Last updated: November 1, 2022
Every agency of the federal government is responsible for pursuing its own mission and mandates in a manner that is also in accordance with the National Historic Preservation Act. In particular, Section 110 of the Act calls on all federal agencies to establish—in conjunction with the Secretary of the Interior—their own historic preservation programs for the identification, evaluation, and protection of historic properties. These individual agency programs vary greatly in scope, depending in large measure on the degree to which the agency owns, controls, or affects historic properties. The Federal Agency Preservation Assistance Program carries out a number of activities on behalf of the Secretary of the Interior to assist Federal agencies in meeting their historic preservation responsibilities pursuant to Section 110 of the Act. These activities are carried out in accordance with the Secretary's own specific responsibilities under the Act for assisting other federal agencies.
The Secretary of the Interior's Standards and Guidelines for Federal Agency Historic Preservation Programs Pursuant to the National Historic Preservation Act
Published in Final in the Federal Register, 24 April 1998
Section 110 of the National Historic Preservation Act (16 U.S.C. 470)
Section 110 of the National Historic Preservation Act (hereinafter referred to as NHPA or the Act) sets out the broad historic preservation responsibilities of Federal agencies and is intended to ensure that historic preservation is fully integrated into the ongoing programs of all Federal agencies. This intent was first put forth in the preamble to the National Historic Preservation Act upon its initial adoption in 1966. When the Act was amended in 1980, section 110 was added to expand and make more explicit the statute's statement of Federal agency responsibility for identifying and protecting historic properties and avoiding unnecessary damage to them. Section 110 also charges each Federal agency with the affirmative responsibility for considering projects and programs that further the purposes of the NHPA, and it declares that the costs of preservation activities are eligible project costs in all undertakings conducted or assisted by a Federal agency.
The 1992 amendments to the Act further strengthened the provisions of section 110. Under the law, the head of each Federal agency must do several things. First, he or she must assume responsibility for the preservation of historic properties owned or controlled by the agency. Each Federal agency must establish a preservation program for the identification, evaluation, nomination to the National Register, and protection of historic properties. Each Federal agency must consult with the Secretary of the Interior (acting through the Director of the National Park Service) in establishing its preservation programs. Each Federal agency must, to the maximum extent feasible, use historic properties available to it in carrying out its responsibilities. The 1992 additions to section 110 also set out some specific benchmarks for Federal agency preservation programs, including:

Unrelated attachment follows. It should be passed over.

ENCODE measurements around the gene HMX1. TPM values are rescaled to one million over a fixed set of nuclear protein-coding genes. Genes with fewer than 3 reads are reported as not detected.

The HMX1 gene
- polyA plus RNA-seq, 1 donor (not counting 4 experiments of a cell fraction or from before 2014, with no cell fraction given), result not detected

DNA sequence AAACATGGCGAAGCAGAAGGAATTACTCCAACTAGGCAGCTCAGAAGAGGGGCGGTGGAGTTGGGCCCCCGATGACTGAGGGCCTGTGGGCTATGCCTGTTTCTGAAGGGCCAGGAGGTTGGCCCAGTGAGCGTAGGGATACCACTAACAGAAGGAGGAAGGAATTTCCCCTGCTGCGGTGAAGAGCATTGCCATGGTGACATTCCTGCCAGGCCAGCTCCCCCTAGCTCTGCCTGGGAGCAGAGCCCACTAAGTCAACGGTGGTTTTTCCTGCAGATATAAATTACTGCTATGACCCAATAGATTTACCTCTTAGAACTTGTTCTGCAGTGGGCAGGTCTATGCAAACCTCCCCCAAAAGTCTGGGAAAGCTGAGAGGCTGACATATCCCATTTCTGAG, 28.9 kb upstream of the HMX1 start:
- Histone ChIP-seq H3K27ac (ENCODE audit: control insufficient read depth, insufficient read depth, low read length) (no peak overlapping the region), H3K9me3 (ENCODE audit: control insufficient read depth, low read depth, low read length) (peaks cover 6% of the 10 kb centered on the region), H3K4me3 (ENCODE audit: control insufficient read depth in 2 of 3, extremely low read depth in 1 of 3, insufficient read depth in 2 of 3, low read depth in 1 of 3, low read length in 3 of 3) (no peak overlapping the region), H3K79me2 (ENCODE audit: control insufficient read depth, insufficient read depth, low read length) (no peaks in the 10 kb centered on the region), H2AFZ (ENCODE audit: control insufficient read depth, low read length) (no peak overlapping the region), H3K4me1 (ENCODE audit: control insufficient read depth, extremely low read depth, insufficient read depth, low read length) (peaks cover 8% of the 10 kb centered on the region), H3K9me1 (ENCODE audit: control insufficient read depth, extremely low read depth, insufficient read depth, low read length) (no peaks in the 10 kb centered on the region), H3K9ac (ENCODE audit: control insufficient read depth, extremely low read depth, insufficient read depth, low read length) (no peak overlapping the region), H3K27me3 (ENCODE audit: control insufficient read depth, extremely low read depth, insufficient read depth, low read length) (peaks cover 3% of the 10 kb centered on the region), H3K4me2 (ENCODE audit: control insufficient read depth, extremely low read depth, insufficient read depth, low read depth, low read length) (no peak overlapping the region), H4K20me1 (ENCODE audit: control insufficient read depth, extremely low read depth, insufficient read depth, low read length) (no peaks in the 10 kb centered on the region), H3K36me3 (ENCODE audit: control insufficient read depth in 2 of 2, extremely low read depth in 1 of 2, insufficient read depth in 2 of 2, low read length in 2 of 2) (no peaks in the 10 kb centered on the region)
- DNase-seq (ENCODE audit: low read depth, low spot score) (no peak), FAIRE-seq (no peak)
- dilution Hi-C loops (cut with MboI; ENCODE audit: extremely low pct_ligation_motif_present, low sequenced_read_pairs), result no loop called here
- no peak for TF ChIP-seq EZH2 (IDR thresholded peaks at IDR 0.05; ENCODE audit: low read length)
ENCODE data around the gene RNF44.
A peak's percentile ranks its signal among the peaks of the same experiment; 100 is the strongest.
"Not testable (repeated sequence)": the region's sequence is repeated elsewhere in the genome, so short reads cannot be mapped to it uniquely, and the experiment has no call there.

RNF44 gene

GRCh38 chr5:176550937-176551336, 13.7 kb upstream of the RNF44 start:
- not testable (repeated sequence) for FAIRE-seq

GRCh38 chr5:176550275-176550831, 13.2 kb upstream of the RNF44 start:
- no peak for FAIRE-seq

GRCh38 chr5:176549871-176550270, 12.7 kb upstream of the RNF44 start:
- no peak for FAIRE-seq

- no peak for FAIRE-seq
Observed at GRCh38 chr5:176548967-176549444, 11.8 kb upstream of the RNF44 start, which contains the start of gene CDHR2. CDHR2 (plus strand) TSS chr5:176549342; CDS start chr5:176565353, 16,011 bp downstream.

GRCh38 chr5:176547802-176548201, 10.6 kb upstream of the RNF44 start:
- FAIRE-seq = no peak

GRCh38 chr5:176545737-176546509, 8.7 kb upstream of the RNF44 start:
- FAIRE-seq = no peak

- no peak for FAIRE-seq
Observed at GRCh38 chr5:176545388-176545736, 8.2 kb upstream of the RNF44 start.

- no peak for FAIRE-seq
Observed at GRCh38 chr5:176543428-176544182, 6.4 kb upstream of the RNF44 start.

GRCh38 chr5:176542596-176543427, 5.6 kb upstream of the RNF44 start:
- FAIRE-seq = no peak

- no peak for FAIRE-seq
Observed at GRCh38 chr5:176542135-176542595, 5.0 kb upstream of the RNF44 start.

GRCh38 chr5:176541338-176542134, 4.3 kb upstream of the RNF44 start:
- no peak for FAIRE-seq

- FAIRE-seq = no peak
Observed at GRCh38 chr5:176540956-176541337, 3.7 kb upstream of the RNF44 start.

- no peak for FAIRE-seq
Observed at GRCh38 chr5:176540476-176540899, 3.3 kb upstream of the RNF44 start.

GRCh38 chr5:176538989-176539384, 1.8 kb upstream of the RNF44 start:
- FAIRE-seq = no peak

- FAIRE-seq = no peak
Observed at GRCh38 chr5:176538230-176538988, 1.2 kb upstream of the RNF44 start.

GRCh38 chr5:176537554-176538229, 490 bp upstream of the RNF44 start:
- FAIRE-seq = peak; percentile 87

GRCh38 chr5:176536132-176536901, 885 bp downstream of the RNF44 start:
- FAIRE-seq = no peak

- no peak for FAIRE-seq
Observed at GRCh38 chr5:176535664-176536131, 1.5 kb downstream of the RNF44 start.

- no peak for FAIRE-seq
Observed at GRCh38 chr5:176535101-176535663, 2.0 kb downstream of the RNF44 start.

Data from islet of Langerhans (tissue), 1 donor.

(a) historic properties under the jurisdiction or control of the agency are to be managed and maintained in a way that considers the preservation of their historic, archeological, architectural, and cultural values;
(b) historic properties not under agency jurisdiction or control but potentially affected by agency actions are to be fully considered in agency planning;
(c) agency preservation-related activities are to be carried out in consultation with other Federal, State, and local agencies, Indian tribes, Native Hawaiian organizations, and the private sector;
(d) agency procedures for compliance with section 106 of the Act are to be consistent with regulations issued by the Advisory Council on Historic Preservation; and
(e) an agency may not grant assistance or a license or permit to an applicant who damages or destroys historic property with the intent of avoiding the requirements of section 106, unless specific circumstances warrant such assistance.
The complete text of section 110 is included as Appendix A to these Guidelines. Also included as Appendix B are sections 1 and 2 of the NHPA that set out the purposes and policies of that Act. Anyone unfamiliar with the purposes of the Act or with the specific provisions of section 110 as amended in 1992 should refer to those texts in addition to the revised Guidelines.
Section 110 Guidelines—Background and Format
The Section 110 Guidelines were first published in the Federal Register on February 17, 1988 (53 FR 4727-46). This second edition has been revised to incorporate the 1992 amendments to the Act and to make the Guidelines easier to use.
These Guidelines neither replace nor incorporate other statutory authorities, regulations, or The Secretary of the Interior's Standards and Guidelines for Archeology and Historic Preservation. These Guidelines show how Federal agencies should address these various other requirements and guidelines in carrying out their responsibilities under the Act. The head of each Federal agency, acting through its Preservation Officer, should become familiar with all the statutes, regulations, and guidelines that bear upon the agency historic preservation program required by section 110.